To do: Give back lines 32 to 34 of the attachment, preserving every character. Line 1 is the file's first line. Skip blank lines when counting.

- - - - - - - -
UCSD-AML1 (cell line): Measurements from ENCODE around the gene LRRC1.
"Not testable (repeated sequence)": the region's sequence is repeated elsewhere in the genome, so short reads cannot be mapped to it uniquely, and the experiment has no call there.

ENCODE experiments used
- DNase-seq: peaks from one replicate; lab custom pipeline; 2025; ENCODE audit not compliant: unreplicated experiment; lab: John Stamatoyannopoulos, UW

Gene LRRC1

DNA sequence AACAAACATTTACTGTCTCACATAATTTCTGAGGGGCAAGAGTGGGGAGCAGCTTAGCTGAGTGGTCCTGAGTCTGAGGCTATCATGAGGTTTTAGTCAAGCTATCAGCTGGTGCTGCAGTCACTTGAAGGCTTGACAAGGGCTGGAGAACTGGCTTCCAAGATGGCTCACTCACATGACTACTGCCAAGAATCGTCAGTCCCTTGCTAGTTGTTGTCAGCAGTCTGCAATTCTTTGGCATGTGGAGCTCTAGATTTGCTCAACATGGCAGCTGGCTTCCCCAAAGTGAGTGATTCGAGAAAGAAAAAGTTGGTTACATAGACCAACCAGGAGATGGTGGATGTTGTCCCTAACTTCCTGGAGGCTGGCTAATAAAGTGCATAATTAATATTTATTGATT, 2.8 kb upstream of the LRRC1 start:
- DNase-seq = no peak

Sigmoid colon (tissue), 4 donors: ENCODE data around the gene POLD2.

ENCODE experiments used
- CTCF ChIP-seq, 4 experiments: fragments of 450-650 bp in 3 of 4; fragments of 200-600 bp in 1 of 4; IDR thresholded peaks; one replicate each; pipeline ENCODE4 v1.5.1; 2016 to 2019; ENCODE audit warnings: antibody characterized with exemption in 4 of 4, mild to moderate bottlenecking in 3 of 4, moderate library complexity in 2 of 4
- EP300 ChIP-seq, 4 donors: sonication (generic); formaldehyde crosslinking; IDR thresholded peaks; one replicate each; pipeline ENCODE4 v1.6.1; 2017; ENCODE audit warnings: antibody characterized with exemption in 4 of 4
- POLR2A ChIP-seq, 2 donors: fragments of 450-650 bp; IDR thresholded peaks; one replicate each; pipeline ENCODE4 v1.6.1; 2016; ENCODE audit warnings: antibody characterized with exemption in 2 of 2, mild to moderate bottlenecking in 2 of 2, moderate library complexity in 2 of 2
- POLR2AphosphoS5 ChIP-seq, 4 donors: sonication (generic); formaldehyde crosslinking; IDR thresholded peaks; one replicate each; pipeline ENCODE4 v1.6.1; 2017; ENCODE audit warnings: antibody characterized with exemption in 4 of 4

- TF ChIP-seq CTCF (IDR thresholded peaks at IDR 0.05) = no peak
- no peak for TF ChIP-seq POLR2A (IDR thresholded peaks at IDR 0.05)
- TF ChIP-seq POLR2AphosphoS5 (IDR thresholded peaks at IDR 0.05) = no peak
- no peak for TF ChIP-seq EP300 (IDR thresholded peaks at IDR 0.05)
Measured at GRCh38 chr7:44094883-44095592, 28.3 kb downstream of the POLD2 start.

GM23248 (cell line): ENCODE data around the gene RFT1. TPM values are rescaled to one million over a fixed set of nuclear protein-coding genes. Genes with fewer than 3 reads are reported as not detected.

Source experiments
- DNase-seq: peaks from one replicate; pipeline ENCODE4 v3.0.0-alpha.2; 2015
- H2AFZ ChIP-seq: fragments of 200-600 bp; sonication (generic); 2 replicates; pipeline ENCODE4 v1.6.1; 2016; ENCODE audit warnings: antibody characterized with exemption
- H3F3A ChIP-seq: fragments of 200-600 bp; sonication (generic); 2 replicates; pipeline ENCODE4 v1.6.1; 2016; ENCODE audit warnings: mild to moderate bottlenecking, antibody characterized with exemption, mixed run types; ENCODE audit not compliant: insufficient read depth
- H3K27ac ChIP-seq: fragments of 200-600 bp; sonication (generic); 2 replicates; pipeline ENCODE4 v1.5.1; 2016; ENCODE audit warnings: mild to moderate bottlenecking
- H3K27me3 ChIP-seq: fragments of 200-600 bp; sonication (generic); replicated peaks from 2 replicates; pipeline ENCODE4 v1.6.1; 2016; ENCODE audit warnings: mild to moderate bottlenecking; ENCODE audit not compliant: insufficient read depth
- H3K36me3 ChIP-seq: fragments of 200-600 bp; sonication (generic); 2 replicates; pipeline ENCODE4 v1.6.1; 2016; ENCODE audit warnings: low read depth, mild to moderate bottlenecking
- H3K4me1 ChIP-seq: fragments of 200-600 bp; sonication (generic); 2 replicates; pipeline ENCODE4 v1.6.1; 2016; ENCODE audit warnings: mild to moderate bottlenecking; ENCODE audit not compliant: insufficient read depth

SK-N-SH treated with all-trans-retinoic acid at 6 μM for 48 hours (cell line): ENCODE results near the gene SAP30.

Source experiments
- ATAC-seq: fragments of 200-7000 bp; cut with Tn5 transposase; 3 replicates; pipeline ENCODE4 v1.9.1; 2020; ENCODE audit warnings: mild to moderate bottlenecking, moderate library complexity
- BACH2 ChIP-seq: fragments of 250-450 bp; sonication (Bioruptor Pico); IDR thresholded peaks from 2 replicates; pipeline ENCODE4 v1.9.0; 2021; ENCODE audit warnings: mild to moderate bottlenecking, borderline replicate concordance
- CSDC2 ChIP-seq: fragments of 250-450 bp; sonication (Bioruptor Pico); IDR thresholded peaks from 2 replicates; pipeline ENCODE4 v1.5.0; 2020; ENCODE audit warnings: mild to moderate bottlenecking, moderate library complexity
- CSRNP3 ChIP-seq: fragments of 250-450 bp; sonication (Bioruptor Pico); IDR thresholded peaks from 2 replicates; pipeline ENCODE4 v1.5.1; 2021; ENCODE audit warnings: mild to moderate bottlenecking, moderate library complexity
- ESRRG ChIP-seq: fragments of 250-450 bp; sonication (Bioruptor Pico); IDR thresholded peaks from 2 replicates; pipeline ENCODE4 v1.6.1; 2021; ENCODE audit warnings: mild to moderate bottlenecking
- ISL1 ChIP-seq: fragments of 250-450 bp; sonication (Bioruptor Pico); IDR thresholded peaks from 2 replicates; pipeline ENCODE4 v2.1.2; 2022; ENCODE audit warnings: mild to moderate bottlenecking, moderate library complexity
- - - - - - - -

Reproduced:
- CSDC2 ChIP-seq: fragments of 250-450 bp; sonication (Bioruptor Pico); IDR thresholded peaks from 2 replicates; pipeline ENCODE4 v1.5.0; 2020; ENCODE audit warnings: mild to moderate bottlenecking, moderate library complexity
- CSRNP3 ChIP-seq: fragments of 250-450 bp; sonication (Bioruptor Pico); IDR thresholded peaks from 2 replicates; pipeline ENCODE4 v1.5.1; 2021; ENCODE audit warnings: mild to moderate bottlenecking, moderate library complexity
- ESRRG ChIP-seq: fragments of 250-450 bp; sonication (Bioruptor Pico); IDR thresholded peaks from 2 replicates; pipeline ENCODE4 v1.6.1; 2021; ENCODE audit warnings: mild to moderate bottlenecking